The randomized controlled studies with LDCT all share the problem of the sample size, too small to demonstrate a statistically significant reduction in mortality from lung cancer. The only trial with a significant sample size is the NSLT [20]: 33 medical centres in the Usa, which enrolled more than 53.000 patients, between 55 and 74 years of age, all smokers with a history of at least 30 pack-years, or former smokers who had quit in the last 15 years; the control arm was administered a standard chest X-ray. The trial was interrupted sooner than the expected time because the primary endpoint had been reached: a 20% decrease in mortality from lung cancer in the low-dose Ct group compared to the radiography group. The premature interruption of the trial doesn’t allow us an univocal position on the over diagnosis bias, although the slow-growing neoplasms have been quantified, in the CT arm, in around 20% of the tumors in 1A stage. The results are still under evaluation, especially about the risk-benefit relationship of the protocol and its sustainability in these times of crisis of the national welfares.

Many european screening studies are presently ongoing [21- 25], whose preliminary results have been made public, but they all have a sample unable to demonstrate a statistically significant reduction of specific mortality. A project exists, to combine all different studies’ results, to obtain a more significant sample.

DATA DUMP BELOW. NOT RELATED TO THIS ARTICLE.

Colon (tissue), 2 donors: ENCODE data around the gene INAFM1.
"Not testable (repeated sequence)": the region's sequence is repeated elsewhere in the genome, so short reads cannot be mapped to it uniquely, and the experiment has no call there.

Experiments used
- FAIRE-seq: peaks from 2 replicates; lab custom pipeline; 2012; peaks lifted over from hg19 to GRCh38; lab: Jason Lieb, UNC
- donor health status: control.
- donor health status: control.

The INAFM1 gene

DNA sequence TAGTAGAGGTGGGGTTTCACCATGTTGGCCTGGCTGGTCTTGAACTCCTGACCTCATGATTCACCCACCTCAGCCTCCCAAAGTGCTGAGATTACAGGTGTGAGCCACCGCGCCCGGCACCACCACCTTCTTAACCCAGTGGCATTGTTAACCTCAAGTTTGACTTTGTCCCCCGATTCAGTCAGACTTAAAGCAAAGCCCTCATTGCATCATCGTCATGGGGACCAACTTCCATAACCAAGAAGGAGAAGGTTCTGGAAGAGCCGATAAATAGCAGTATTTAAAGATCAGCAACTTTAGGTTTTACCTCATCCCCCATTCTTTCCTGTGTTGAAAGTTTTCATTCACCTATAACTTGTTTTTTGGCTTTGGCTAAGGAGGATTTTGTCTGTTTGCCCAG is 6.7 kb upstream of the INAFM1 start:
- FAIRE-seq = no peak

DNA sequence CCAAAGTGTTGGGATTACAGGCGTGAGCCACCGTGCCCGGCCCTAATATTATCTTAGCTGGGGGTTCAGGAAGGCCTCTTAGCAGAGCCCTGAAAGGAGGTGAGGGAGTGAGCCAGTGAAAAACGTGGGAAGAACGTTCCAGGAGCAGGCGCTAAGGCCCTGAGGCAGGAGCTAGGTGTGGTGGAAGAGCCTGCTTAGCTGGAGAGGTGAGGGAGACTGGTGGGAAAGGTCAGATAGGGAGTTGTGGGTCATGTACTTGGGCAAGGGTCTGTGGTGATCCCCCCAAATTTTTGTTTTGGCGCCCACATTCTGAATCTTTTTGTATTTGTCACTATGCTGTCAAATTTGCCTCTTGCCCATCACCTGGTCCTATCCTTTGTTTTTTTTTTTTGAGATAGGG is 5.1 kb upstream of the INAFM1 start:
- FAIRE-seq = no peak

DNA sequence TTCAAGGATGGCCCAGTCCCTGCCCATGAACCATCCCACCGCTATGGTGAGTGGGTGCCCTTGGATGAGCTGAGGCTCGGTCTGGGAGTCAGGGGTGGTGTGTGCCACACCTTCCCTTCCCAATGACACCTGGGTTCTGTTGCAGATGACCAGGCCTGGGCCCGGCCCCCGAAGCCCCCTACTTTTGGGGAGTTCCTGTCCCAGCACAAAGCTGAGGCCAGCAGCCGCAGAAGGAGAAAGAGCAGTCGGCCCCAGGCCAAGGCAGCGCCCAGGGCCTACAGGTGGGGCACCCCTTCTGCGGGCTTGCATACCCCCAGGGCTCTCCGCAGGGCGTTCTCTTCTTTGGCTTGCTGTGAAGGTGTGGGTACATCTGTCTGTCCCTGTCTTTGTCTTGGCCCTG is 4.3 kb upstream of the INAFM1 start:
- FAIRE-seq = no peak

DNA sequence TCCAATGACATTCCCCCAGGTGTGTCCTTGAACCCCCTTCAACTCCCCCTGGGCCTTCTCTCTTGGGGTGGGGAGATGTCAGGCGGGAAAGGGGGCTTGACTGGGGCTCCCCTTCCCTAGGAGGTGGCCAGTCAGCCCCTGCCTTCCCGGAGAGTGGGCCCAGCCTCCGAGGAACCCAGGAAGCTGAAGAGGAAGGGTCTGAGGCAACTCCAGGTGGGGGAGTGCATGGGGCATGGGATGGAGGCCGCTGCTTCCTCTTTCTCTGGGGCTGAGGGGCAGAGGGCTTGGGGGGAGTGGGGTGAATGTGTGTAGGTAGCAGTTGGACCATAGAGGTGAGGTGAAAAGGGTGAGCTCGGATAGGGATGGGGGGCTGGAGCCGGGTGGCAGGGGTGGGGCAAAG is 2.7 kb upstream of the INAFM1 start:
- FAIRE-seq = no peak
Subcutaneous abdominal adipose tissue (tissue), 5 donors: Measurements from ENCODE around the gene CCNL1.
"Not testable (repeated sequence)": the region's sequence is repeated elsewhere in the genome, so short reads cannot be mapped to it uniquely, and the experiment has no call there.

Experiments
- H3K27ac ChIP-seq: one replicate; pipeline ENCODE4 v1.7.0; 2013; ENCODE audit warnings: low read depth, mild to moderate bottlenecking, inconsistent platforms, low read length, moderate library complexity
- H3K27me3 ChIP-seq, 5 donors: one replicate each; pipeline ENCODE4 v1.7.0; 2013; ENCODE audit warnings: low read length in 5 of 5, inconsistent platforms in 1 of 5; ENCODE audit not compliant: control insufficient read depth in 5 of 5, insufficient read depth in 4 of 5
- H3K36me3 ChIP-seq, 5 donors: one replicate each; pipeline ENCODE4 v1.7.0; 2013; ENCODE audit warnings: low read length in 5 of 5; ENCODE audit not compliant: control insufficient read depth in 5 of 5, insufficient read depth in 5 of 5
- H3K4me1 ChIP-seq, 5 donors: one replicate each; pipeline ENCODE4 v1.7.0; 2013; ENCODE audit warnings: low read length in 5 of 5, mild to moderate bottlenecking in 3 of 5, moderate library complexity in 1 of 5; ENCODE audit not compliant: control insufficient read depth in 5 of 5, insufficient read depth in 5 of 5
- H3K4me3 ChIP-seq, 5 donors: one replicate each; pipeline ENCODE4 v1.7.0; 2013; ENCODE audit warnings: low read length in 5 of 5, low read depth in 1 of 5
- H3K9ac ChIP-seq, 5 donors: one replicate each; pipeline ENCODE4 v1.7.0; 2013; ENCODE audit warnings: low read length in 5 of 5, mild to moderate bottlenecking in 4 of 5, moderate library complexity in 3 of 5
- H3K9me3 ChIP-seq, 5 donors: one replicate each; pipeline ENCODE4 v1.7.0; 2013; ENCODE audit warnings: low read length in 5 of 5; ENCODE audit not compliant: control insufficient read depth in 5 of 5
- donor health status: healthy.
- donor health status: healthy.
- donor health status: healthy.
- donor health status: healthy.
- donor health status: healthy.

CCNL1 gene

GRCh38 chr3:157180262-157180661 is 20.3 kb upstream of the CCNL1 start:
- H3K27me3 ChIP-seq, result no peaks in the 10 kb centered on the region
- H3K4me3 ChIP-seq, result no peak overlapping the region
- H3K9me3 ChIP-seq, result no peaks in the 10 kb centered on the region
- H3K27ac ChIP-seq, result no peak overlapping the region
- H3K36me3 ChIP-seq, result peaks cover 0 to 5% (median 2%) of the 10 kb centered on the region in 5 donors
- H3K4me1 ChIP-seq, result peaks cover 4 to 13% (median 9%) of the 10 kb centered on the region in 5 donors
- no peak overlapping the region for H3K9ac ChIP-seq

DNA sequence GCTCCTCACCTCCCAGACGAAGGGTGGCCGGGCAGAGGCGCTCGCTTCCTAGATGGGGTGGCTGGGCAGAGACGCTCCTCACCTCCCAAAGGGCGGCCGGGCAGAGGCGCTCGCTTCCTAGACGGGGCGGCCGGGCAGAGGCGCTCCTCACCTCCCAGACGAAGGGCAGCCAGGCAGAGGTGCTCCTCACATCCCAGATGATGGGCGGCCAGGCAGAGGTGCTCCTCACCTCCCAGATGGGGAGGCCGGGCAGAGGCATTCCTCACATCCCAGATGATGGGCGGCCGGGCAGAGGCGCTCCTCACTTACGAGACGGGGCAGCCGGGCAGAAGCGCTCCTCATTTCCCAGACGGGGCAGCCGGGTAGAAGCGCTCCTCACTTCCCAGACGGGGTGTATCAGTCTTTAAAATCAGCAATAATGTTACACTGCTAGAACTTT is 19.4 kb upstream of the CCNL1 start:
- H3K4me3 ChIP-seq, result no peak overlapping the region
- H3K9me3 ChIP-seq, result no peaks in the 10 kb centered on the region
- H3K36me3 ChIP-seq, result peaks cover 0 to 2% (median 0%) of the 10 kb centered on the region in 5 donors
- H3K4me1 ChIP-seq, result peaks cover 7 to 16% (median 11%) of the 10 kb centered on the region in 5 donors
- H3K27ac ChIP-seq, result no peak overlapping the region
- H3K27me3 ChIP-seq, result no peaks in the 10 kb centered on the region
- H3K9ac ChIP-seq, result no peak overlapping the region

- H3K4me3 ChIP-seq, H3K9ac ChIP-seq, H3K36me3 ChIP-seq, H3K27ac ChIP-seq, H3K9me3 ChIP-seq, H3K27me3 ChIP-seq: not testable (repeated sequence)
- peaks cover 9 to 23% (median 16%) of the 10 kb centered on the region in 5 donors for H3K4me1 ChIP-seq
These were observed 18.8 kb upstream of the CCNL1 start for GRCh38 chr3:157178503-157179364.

Many questions remain unsolved, concerning the development of a screening trial. Are the inclusion criteria correct? Is ethically acceptable to exclude high-risk subjects who are younger or to include less young patients who have important comorbidities? Are the results of NSLT applicable to categories with a smaller risk or to different ethnic groups?

One possible solution of the problem is to select more precisely the risk of developing a lung neoplasm. In the study of Tammemagi [26] a predictive model of the risk to develop lung cancer was developed, which includes not only age and smoke anamnesis, but also different criteria (such as ethnical group, body mass index, history of preceding cancer or COPD), all with their risk coefficient.

But restricting the number of enrolled subjects is not enough, because the problem of the false positives remains: one of the possible solutions is the calculators of malignancy of the lung nodule, available on the web too, based on the analysis of different parameters of the patients and of the lung nodule itself.

In conclusion, the only screening trial which has obtained convincing results in terms of specific mortality is the NSLT, but the premature interruption of the project because the minimum useful benefit had been reached leaves many questions unsolved. More information will come from the completion of the ongoing european trials and from a deep analysis of the risk-benefit ratio and of the economical sustainability of the proposed protocols.


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14. Nawa T, Nakagawa T, Mizoue T, Kusano S, Chonan T, Fukai S, et al. Long-term prognosis of patients with lung cancer detected on low-dose chest computed tomography screening. Lung Cancer. 2012; 75: 197-202.

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Received : 03 Feb 2014
Accepted : 28 Feb 2014
Published : 12 Mar 2014